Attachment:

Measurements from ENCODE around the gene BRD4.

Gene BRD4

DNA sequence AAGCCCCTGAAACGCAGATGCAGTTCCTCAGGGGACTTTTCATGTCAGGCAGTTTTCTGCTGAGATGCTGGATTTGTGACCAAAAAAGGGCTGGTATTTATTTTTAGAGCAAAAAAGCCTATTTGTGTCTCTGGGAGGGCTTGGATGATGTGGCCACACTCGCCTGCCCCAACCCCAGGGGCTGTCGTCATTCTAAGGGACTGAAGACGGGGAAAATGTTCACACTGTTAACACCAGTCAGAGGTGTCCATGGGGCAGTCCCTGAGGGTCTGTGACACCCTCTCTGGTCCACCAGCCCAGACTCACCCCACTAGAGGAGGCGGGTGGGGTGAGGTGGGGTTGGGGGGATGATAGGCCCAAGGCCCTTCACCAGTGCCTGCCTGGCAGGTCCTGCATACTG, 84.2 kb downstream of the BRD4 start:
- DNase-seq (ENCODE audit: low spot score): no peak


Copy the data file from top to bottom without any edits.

Measurements from ENCODE around the gene BRD4.

Gene BRD4

DNA sequence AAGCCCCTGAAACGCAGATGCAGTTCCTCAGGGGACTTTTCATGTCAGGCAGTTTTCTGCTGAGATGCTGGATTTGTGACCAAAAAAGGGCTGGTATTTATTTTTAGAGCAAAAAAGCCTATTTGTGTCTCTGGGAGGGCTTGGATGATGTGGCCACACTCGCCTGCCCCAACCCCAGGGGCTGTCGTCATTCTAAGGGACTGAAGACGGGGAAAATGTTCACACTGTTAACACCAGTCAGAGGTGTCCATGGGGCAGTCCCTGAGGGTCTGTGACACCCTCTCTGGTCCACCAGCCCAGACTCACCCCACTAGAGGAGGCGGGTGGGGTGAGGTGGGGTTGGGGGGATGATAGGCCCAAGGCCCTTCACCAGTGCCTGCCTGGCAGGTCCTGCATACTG, 84.2 kb downstream of the BRD4 start:
- DNase-seq (ENCODE audit: low spot score): no peak